I’ve had a wonderful morning of exploration in an area of Florence slightly away from what’s become my ‘usual’ walk through the city. I’d read about the Officina Profumo Farmaceutica di Santa Maria Novella, a 13th century pharmacy founded by Dominican monks in 1221 shortly after their arrival in Florence. It’s one of the oldest pharmacies in the world. The monks grew medicinal herbs in the monastic gardens for their infirmary. They developed perfumes too and in 1553 created ‘Aqua di Santa Maria Novella’ perfume for Caterina de Medici. So successful were their products that the pharmacy was opened to the public in 1612.
Entry is free and from the moment you go through the lovely doorway the whole place is a wonder and delight to the eyes. It’s simply beautiful.
Everyone was so friendly and helpful and I was invited to try spraying a little of that perfume first made in the 16th century on me. Its light, citrusy smell was gorgeous and ideal for summer – but I decided against paying €80 to take a bottle home!
There were beautiful ceilings – the fresco in the photo on the right below dating from 1312.
The pharmacy was magnificent with many displays showing products and history. You could also look out into the cloisters from here.
There was a tearoom where you could have a drink and also buy tea to take home. I was given some to smell and their ingredients and origins explained. At the back was a little museum area with machines and equipment used long ago to make the medicines and perfumes.
There were lots of things to buy – perfumes, body creams, soaps, ceramics. You were given a card for things to be added and then you collected and paid for them at the end.
And now for something completely different, as Monty Python would have said. From monks, herbals and perfumes to shoes and fashion. Though as I write this I realise that perfume adds a link to fashion! But as I was checking out the pharmacy’s location on a map I saw that the Salvatore Ferragamo Museo was quite close and it seemed like a very different place to head to next. And I do like shoes – even if I’m never likely to be able to afford some Ferragamo ones!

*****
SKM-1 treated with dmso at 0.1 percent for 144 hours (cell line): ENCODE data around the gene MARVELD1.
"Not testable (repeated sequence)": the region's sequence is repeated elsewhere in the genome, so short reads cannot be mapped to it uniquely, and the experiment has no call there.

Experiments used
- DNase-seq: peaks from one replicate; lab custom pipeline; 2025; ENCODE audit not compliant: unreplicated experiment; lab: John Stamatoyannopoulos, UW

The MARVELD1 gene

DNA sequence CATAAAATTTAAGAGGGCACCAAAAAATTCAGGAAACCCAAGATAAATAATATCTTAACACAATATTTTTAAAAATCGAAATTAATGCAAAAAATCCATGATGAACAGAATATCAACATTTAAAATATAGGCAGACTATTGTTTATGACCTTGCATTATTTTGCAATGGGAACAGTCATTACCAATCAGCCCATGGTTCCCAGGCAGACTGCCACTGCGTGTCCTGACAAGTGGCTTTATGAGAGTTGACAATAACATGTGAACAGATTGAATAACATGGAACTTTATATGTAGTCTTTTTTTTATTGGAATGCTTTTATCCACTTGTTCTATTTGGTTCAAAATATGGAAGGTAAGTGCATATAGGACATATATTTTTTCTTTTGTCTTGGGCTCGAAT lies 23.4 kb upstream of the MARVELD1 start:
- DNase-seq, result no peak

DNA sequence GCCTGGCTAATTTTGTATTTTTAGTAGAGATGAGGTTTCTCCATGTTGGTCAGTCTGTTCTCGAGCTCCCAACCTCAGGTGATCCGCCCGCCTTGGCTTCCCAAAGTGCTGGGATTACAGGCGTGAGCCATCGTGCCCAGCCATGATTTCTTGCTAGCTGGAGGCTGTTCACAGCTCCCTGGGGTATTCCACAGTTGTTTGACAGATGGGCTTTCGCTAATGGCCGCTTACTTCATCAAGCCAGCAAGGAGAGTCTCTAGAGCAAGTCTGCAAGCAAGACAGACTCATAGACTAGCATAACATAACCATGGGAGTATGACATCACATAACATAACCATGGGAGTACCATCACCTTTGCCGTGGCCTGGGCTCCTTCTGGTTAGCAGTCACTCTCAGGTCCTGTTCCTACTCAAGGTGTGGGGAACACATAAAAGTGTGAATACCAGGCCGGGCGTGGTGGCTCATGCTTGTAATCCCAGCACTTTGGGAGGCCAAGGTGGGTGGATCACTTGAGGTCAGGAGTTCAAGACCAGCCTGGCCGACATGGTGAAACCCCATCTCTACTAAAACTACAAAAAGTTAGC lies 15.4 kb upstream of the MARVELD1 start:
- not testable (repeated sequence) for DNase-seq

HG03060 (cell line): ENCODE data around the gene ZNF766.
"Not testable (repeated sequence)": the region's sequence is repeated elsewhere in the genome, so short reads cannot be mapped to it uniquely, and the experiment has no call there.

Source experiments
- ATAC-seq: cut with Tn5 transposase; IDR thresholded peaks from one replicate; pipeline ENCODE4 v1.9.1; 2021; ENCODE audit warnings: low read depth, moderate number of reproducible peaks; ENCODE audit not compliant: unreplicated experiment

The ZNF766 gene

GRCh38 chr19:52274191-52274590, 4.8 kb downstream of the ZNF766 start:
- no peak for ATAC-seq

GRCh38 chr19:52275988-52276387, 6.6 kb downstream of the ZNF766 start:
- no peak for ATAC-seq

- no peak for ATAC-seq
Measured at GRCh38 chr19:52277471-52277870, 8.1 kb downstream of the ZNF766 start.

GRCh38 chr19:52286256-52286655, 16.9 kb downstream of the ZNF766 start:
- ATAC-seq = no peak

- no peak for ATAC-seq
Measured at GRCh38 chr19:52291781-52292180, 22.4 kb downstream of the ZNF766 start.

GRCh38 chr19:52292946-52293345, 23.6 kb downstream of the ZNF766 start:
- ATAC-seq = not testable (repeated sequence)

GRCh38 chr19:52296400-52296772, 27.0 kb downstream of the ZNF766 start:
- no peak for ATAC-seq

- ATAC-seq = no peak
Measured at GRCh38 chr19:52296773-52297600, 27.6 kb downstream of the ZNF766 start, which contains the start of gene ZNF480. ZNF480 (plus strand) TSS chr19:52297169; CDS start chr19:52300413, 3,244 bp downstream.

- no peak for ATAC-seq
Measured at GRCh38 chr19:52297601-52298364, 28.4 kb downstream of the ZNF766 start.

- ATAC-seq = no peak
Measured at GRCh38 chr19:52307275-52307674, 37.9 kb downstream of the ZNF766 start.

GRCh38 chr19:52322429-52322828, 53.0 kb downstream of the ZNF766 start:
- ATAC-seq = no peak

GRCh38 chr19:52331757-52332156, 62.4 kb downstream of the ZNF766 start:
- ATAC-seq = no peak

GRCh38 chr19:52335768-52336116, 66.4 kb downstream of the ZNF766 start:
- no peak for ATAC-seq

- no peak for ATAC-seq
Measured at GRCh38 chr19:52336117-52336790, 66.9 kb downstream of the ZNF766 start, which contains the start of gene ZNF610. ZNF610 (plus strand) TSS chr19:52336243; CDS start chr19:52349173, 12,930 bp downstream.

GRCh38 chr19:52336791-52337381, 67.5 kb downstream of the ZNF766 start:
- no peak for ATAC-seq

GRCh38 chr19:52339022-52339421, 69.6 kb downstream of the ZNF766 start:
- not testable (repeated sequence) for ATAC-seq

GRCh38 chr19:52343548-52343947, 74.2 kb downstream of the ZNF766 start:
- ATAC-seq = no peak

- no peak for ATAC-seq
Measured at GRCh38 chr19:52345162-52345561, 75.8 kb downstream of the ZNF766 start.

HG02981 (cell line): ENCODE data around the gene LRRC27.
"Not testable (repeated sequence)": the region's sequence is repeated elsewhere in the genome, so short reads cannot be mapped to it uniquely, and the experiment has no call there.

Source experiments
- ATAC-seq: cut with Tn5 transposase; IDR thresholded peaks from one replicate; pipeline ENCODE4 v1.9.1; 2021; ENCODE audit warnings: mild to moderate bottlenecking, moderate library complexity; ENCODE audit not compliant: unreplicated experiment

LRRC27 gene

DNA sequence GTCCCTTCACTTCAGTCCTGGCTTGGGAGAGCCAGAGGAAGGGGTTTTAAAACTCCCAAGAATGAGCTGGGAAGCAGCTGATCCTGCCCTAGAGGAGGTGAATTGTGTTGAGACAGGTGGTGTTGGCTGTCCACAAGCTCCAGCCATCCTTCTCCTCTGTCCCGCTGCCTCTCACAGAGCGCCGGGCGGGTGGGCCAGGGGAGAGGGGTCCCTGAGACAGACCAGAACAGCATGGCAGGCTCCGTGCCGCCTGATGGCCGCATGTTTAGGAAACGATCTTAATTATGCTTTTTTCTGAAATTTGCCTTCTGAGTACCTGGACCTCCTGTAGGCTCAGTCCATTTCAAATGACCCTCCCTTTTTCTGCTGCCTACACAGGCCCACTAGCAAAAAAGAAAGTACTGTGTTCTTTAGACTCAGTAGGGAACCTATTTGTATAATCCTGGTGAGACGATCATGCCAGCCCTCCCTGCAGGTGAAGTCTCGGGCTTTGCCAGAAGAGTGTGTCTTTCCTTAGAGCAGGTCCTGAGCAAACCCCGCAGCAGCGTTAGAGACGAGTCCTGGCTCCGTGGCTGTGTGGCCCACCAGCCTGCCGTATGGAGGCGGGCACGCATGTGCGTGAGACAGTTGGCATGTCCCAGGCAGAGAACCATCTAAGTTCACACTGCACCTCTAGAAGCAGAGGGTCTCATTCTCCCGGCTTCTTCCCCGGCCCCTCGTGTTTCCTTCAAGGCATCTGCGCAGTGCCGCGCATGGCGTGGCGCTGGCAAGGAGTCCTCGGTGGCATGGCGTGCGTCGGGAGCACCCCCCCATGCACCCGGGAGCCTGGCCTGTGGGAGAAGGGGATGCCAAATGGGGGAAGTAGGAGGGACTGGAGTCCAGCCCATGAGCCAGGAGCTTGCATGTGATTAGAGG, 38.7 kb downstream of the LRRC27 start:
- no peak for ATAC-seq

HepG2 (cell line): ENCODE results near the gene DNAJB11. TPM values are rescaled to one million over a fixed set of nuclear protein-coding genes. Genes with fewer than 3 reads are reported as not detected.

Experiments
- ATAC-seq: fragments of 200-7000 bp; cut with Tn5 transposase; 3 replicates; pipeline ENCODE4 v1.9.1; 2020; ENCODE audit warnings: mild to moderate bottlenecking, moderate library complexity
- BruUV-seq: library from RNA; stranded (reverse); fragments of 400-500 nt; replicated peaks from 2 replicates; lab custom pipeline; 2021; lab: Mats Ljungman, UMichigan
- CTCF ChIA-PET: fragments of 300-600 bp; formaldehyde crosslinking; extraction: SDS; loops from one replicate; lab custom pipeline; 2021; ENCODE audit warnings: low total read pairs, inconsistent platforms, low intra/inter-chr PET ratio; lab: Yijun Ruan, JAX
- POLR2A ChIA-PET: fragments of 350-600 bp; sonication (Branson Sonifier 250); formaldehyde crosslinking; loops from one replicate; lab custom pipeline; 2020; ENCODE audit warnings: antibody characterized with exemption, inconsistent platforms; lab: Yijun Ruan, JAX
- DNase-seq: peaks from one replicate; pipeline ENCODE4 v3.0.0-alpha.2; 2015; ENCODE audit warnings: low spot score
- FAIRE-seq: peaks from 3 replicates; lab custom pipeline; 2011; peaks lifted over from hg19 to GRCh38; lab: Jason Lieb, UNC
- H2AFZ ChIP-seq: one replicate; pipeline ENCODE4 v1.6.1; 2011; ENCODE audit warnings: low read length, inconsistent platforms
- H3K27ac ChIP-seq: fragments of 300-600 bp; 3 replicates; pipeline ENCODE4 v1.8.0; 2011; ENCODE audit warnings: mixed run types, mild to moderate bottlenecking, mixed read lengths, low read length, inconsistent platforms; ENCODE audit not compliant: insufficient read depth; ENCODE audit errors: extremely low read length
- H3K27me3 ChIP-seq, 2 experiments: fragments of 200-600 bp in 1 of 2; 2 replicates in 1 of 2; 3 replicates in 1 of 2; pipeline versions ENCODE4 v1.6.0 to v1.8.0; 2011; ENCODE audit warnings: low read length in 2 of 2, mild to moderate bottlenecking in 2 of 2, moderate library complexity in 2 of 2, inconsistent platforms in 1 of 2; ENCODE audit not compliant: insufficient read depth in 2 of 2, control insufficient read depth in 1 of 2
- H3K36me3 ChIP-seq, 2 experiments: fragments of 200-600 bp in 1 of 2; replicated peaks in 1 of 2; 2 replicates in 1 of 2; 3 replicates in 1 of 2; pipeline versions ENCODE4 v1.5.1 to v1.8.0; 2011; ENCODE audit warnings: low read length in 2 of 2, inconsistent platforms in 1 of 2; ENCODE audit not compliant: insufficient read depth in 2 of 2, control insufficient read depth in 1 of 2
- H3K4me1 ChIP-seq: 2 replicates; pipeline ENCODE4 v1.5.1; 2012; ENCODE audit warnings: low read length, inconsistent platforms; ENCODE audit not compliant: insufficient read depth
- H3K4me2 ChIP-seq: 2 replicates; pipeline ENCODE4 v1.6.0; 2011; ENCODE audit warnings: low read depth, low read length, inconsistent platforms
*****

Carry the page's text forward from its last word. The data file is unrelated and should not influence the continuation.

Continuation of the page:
Situated in Piazza S. Trinita, close to the bridge of that name, the museum is in a basement under a Ferragamo shop. Ferragamo is one of Italy’s most famous fashion names. Entry was €8 but there also seemed to be a relaxed guide system. Groups were picked up and taken round with lots of interesting information given. There was a special ‘sustainability’ exhibition on at the moment and it was fascinating to see what had been used to make the clothes and shoes we saw.
This large piece of ‘cloth’ below was made from bottle tops and copper and aluminium wire. It was stunning and reminded me a lot of Gustav Klimit’s paintings.
Some of the famous shoes had been remade in sustainable products, including the famous ‘Invisible’ heel shoe of 1947.
I grabbed a quick cappuccino in a nice little trattoria opposite when I came out and then headed for Mercato Centrale, the large covered food market. A ‘foodie’ must always visit the local market and it was now time to turn my attention back to food.
It’s a huge market with wonderful produce of every kind you could imagine or be looking for. Upstairs there are lots of restaurant and cafe outlets and it was initially tempting to look for lunch there. But I wanted to get outside again into the sunny warm weather.
I headed to SimBIOsi, which is a totally organic restaurant in via De’Ginori.
It’s becoming a bit of a favourite – I’ve eaten in the pizzeria a couple of times – for its great food, excellent wine by the glass, happy atmosphere and friendly service.
I wanted just a pasta dish as I prefer to eat my main meal in the evening. I ordered Maccheroni al pesto di fave, spuma di pecorino e bottarga d’uovo (€10) and glass of local organic white wine (€6).
The pasta dish was amazing, really gorgeous. Especially the foaming pecorino cream. It was a great way to end a fabulous morning in Florence.
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